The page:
By: Mick Yates
These days when the Cadbury name is mentioned it is in conjunction with Cadbury-Schweppes, one of the world's largest chocolate and beverage manufacturers in the world. However, the chocolate giant we know today would not be here without the work of one man, John Cadbury.
Cadbury was influenced in his choice of trade by his Quaker beliefs - he felt alcohol was a major cause of poverty and other social ills, and saw cocoa and chocolate as alternatives. As a social reformer, he also led a campaign to ban the use of young boys as chimney sweeps and campaigned against animal cruelty, forming the Animals Friend Society, a predecessor of the RSPCA.
Workers were treated with great respect, relatively high wages and good working conditions. The Cadburys also pioneered pension schemes, joint works committees and a full staff medical service.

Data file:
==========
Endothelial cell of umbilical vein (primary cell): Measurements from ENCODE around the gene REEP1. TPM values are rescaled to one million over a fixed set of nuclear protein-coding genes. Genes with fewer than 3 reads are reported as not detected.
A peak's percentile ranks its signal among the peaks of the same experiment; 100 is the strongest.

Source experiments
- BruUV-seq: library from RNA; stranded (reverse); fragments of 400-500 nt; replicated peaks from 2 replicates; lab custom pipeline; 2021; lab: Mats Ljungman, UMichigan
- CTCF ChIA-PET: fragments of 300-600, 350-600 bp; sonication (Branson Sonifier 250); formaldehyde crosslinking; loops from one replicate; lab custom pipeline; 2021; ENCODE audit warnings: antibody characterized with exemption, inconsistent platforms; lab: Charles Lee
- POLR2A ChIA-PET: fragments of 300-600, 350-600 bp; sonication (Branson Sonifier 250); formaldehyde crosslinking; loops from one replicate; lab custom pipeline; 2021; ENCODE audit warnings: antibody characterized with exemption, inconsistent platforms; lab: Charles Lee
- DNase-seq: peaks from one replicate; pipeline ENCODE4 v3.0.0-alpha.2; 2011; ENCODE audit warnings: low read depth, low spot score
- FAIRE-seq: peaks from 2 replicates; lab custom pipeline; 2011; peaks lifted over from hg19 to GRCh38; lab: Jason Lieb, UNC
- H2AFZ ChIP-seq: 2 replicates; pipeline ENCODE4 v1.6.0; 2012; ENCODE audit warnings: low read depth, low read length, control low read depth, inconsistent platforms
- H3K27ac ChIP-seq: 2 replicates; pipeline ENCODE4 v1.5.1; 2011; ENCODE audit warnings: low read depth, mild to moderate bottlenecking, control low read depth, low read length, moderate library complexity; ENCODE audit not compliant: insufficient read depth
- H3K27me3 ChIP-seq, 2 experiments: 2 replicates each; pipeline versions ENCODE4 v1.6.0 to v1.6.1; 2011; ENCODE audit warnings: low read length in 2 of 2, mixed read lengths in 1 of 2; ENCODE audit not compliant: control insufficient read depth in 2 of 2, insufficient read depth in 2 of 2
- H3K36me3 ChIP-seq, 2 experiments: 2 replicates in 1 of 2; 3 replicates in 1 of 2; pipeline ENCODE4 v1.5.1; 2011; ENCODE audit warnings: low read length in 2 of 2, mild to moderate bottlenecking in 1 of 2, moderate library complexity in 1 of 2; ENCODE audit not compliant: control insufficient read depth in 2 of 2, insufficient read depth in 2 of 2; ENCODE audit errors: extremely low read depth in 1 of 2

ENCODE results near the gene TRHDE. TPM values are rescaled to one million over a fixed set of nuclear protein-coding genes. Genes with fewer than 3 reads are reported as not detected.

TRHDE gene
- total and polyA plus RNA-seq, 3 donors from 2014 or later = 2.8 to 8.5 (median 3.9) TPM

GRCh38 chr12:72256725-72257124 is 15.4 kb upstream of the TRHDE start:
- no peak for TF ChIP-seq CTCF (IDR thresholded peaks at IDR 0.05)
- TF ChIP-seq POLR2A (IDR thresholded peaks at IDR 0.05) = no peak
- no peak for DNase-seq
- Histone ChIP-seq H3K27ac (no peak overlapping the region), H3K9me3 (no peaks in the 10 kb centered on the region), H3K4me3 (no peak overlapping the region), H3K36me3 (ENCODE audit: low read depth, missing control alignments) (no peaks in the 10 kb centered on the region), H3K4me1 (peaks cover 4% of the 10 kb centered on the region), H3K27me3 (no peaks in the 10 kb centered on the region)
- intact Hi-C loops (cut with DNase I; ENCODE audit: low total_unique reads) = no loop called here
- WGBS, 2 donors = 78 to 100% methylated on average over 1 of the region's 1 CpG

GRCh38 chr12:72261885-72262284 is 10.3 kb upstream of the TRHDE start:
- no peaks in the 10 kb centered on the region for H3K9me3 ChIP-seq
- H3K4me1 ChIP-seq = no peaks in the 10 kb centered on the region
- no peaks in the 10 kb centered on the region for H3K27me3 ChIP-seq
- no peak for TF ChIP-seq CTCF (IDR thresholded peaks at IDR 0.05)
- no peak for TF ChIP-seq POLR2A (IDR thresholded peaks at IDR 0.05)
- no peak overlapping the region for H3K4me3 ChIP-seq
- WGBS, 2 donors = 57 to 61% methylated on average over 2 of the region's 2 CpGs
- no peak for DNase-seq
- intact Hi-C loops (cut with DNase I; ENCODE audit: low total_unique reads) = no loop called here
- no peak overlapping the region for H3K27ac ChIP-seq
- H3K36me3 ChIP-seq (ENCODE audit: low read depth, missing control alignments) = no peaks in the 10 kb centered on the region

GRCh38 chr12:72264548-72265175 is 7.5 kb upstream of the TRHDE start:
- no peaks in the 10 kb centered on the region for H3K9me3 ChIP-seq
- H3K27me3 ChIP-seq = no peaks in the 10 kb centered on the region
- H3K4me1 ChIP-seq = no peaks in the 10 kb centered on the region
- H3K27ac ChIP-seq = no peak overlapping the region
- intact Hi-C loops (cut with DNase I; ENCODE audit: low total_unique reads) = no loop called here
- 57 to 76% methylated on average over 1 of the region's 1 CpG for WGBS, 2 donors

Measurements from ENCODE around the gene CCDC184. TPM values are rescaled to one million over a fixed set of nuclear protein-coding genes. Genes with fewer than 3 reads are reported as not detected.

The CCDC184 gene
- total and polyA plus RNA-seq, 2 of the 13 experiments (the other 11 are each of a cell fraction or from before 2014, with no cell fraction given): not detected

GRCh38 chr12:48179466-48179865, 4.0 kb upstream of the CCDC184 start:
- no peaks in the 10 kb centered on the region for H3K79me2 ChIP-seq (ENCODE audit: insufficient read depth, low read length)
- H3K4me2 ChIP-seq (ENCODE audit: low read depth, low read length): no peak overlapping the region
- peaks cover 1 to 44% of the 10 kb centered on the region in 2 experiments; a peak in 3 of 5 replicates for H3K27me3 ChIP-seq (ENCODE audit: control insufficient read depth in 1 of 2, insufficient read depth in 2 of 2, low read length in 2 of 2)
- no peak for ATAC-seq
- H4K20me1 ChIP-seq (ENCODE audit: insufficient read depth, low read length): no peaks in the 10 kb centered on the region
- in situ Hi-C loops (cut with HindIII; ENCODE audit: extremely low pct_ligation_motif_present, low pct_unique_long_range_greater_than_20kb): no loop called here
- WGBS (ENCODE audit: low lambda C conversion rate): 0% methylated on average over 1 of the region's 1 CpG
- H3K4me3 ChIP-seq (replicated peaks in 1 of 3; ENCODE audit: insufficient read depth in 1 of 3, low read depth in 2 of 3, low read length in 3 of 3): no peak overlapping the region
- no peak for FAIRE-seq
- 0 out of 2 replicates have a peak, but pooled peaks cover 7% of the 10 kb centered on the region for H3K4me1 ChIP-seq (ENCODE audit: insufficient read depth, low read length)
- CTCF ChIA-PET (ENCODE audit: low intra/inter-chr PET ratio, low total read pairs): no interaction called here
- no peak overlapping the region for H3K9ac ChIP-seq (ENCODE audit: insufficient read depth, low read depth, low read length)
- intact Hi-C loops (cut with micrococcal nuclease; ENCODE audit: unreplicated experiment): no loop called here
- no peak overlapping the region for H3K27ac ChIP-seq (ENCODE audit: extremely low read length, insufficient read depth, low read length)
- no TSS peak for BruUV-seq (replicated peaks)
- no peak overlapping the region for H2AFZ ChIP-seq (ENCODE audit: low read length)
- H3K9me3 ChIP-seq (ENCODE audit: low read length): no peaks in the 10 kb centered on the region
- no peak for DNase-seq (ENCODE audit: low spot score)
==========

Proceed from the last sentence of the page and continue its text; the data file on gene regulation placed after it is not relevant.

The Birmingham suburb Bournville was developed by the Cadburys to provide for their workforce. In 1900 the Bournville Village Trust was set up to formally control the development of the estate, focusing on schools, museums, hospitals and other civic buildings. A model village was also financed by the Cadburys to "alleviate the evils of modern more cramped living conditions." These designs have become the blueprint for village estates around the UK.
Cadbury's continuing dedication to the improvement of the community and to their workforce shows the power of values driven leadership. John Cadbury's beliefs have provided a foundation that sustains the Cadbury corporation to this day and will continue to strengthen them for the future.